4. Improvement of border crossing facilities (US$8.9 million at appraisal and US$12.12 million actual/latest estimate) comprising civil works and improvement of utilities,exit and entry processing lanes, new buildings, booths and canopies, heating, sanitary, and electrical systems, and truck terminal areas at Gyueshevo, Vidin, Rousse, Kapitan, Andreevo, Kulata, and Bourgas.
5. Program and project implementation (US $ 0.60 at appraisal and US$0.44 million actual/latest estimate).

c. Comments on Project Cost, Financing, Borrower Contribution, and Dates
The project cost US$12.66 million financed by an IBRD loan for US$8.41 million and the borrower's contribution of US$4.25 million (Annex 2 of the ICR shows a government contribution of US$ 4.83 million). The Bank's loan was made in Euros and valued at 7.73 million Euros, or US$7.5 million at the time of commitment, the difference being due to exchange rate fluctuations. The project was appraised in February, 2000, approved by the Board on May 25, 2000, made effective on November 29, 2000, and closed on September 30, 2005, 21 months behind schedule to allow for delays in constructing facilities at border crossing, especially at Gyueshevo, and delays in obtaining a grant to finance some project facilities at Vidin.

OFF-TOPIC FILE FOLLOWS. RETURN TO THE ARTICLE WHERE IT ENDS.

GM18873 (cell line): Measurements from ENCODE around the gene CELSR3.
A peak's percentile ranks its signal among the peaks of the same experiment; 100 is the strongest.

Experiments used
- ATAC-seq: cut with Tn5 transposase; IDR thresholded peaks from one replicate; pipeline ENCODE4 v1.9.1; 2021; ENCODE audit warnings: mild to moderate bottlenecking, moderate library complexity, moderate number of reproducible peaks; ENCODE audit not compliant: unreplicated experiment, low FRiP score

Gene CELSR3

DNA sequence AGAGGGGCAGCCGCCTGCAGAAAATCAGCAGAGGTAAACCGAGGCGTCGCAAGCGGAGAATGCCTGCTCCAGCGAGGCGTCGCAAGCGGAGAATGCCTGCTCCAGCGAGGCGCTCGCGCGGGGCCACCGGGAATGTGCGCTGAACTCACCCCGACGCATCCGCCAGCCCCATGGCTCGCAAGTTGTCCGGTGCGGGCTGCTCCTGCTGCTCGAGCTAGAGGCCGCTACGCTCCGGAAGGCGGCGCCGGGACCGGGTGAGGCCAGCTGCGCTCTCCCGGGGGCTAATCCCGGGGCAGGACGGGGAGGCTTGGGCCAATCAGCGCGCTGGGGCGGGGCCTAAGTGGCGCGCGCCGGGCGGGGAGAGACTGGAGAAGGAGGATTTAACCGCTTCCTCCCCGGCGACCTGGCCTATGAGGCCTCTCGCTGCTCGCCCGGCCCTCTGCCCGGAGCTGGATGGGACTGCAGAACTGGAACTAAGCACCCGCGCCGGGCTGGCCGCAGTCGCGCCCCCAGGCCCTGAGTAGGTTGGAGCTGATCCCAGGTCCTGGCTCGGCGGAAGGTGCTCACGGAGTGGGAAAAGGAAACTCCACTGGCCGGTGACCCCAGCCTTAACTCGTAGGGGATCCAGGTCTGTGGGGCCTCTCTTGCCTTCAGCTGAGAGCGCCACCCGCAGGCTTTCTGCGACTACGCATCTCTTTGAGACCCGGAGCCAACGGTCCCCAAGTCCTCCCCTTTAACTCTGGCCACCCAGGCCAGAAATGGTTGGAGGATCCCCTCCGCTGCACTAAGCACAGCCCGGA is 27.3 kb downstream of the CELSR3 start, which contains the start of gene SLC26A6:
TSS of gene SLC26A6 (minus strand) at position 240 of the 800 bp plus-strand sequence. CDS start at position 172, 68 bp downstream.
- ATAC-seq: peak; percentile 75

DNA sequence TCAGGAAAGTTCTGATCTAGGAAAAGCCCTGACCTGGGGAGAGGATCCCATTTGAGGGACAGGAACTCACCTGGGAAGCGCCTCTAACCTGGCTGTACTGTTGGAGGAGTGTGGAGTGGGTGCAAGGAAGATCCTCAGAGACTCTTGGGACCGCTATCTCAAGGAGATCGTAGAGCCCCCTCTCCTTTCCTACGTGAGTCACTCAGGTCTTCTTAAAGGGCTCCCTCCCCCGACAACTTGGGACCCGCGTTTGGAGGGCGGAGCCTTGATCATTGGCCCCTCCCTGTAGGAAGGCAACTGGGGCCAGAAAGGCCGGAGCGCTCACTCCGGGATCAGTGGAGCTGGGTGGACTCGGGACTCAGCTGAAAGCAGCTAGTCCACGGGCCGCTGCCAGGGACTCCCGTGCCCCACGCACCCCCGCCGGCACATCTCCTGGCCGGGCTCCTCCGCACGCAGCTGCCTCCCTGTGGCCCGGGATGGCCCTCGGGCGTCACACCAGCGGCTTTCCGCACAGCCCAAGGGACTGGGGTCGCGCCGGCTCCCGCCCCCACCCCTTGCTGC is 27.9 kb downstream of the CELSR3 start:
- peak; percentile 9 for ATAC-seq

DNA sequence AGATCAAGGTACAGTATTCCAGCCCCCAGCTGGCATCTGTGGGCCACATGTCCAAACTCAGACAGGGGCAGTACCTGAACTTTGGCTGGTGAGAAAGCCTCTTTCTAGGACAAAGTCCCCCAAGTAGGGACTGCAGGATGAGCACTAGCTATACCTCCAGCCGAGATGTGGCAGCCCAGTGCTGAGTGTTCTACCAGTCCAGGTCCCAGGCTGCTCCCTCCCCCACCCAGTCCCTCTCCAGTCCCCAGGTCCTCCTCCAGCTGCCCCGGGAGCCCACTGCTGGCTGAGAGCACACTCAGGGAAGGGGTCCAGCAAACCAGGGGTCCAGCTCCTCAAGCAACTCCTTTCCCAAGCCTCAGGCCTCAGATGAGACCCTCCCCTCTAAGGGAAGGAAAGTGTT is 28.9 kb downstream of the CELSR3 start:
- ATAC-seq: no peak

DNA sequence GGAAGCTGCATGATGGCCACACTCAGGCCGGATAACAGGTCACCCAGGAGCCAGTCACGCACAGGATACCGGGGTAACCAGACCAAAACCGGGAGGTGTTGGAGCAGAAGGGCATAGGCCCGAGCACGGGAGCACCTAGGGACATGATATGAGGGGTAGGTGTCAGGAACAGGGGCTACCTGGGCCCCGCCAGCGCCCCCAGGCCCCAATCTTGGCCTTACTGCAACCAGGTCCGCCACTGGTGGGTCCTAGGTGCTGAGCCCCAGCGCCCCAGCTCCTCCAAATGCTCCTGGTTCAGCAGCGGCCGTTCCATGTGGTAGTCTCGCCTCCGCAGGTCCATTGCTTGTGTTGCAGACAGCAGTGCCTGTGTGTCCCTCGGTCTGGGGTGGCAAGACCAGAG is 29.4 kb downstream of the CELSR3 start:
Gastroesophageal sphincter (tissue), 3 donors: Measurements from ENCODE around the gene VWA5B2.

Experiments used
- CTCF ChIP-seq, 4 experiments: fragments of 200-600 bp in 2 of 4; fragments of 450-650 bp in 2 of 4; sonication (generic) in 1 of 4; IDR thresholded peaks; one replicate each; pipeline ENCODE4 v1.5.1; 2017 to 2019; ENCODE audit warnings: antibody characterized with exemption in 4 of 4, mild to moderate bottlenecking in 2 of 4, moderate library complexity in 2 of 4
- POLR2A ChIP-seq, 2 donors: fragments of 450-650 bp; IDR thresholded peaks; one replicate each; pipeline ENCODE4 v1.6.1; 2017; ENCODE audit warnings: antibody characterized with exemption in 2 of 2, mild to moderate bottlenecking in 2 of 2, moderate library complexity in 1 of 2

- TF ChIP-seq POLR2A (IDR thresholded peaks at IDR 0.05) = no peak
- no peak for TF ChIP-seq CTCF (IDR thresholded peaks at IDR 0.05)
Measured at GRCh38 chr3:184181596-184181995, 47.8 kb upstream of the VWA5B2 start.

3. Relevance of Objectives & Design:

The objectives and design of the project were fully relevant to Bulgaria's needs and priorities. The Country Assistance Strategy (CAS) for Bulgaria discussed by the Board in 1998 (which supported the strategy set out in the Government of Bulgaria's strategy document for 1997-2001) identified promoting structural reform and private sector development, as well as strengthening and rationalizing the role of the state as two key priorities. This project is fully consistent with that strategy and its design facilitated achieving these objectives. Further, the regional program for Trade and Transport Facilitation in Southeast Europe (TTFSE) provided the substantive, regional, and country context for this operation. The project was the result of collaborative efforts among the Government of Bulgaria, the World Bank and the United States of America (USA), and there was collaboration with the EU during project implementation.